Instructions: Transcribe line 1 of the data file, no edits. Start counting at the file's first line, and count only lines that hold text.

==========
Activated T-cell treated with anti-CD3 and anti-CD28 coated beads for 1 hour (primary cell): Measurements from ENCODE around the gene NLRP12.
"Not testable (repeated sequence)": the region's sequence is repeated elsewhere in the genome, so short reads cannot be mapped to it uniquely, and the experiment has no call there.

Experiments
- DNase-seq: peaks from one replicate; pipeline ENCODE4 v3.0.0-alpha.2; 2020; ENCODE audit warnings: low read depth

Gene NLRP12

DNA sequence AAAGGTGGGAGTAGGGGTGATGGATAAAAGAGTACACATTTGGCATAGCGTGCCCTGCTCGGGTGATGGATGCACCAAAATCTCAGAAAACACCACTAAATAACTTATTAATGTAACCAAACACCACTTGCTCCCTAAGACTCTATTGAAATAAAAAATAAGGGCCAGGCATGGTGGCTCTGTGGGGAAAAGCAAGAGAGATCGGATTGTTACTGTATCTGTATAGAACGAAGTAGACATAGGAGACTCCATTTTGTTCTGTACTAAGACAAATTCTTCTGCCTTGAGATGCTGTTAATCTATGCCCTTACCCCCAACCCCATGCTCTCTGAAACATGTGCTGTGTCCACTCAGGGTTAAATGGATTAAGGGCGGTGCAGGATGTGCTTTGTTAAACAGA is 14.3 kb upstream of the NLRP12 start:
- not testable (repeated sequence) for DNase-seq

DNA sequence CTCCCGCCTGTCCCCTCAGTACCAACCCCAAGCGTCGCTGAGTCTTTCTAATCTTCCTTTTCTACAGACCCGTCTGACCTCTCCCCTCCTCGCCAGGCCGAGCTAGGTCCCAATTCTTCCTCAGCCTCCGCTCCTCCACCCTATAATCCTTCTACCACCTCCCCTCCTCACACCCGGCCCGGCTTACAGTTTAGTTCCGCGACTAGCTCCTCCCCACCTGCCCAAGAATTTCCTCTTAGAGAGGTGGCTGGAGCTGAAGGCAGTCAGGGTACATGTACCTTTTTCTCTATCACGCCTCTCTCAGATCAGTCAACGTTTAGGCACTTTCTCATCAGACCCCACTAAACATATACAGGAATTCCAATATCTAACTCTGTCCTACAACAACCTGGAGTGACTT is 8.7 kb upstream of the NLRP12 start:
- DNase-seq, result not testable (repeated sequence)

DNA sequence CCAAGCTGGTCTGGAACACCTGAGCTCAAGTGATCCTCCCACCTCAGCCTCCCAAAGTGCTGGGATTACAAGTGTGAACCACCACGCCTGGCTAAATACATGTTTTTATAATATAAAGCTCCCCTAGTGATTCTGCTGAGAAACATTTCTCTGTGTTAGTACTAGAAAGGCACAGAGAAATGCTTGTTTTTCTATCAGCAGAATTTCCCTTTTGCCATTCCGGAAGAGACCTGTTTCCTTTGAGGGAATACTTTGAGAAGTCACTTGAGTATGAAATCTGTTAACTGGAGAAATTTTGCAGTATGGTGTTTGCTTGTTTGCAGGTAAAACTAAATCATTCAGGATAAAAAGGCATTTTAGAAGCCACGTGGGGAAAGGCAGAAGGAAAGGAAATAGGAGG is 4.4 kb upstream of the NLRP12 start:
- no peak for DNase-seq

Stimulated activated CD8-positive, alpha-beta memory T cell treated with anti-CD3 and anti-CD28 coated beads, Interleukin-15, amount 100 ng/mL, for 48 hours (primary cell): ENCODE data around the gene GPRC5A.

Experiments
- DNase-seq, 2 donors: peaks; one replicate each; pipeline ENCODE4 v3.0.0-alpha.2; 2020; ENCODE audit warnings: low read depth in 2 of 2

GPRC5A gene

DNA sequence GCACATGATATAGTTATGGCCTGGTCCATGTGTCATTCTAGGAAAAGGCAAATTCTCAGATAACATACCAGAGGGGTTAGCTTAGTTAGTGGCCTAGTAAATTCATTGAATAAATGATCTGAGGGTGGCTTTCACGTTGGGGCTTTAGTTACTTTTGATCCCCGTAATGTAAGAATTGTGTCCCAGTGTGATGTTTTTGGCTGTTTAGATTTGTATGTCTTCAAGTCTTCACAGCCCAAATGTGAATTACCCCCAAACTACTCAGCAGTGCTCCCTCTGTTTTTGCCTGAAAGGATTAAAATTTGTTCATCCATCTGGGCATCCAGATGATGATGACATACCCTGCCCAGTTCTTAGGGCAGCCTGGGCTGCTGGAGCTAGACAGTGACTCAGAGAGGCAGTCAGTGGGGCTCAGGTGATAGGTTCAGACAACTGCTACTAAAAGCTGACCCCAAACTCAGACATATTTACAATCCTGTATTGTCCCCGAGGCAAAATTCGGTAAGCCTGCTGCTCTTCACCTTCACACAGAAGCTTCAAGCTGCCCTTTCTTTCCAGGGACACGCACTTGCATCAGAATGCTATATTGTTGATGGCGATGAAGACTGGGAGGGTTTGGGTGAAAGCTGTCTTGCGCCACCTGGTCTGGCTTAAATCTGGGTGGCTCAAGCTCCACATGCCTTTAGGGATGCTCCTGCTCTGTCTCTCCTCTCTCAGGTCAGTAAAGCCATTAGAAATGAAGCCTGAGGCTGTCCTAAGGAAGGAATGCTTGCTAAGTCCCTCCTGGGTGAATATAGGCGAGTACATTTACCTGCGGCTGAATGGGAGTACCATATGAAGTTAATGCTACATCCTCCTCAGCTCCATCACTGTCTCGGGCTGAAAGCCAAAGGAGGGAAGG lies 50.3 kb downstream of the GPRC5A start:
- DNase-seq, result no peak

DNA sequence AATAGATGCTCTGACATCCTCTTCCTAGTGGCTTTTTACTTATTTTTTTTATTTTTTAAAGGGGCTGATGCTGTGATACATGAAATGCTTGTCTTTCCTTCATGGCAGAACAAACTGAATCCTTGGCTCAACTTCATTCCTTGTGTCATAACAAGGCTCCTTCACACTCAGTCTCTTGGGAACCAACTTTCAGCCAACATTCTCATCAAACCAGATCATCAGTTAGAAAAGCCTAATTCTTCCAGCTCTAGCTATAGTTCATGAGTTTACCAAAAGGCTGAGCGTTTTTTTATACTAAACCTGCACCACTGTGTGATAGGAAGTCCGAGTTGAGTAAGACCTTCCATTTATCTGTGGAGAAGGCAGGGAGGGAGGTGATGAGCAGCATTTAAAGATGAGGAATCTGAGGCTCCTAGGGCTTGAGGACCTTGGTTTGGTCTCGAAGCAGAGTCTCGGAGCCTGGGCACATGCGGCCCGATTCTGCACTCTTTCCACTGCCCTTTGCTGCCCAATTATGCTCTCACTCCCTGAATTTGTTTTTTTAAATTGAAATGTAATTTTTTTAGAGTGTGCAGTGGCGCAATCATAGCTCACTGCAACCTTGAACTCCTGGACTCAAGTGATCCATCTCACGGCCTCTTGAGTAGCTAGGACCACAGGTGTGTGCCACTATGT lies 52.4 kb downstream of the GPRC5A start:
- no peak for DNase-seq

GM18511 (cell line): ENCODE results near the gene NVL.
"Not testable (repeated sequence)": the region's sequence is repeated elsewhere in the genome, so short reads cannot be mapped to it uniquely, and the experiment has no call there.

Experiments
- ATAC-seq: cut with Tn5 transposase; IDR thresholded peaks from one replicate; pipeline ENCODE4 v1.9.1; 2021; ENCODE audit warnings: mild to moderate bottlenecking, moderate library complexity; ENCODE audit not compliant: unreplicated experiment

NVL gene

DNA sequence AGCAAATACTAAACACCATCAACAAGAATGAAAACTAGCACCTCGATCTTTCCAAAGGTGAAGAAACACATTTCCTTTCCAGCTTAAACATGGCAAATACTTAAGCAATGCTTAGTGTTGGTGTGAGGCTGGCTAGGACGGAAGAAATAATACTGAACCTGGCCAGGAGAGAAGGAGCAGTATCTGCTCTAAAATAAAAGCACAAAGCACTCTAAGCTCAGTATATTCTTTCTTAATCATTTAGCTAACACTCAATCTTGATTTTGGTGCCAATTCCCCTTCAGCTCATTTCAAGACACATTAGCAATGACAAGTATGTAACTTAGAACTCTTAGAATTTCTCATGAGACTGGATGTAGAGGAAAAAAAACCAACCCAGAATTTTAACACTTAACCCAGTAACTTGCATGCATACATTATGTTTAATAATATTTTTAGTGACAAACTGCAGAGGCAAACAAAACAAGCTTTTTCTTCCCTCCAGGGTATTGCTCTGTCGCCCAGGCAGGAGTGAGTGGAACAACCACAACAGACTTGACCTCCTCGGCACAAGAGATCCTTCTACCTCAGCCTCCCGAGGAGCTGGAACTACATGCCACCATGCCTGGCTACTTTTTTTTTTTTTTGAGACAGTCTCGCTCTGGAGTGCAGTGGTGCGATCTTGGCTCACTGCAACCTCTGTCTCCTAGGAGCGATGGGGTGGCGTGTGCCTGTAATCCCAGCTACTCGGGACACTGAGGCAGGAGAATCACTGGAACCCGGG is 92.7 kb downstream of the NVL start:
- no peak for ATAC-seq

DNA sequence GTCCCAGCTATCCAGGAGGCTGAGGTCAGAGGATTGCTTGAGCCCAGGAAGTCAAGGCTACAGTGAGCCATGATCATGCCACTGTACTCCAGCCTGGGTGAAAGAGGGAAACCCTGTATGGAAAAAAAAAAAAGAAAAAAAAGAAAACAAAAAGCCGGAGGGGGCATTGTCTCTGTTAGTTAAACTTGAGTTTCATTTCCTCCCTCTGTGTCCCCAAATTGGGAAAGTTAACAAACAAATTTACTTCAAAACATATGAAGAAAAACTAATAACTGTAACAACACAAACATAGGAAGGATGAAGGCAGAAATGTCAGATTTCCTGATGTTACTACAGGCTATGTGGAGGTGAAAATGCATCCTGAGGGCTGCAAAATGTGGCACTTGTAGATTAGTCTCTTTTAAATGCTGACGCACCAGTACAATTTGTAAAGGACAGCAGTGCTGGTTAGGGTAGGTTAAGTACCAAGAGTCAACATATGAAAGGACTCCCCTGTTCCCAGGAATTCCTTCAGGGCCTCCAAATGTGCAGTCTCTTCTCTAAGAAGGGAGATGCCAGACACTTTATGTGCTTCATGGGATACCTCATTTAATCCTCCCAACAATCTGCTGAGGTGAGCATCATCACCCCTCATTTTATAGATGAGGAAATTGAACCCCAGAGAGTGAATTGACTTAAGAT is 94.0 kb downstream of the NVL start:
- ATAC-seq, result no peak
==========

Activated T-cell treated with anti-CD3 and anti-CD28 coated beads for 1 hour (primary cell): Measurements from ENCODE around the gene NLRP12.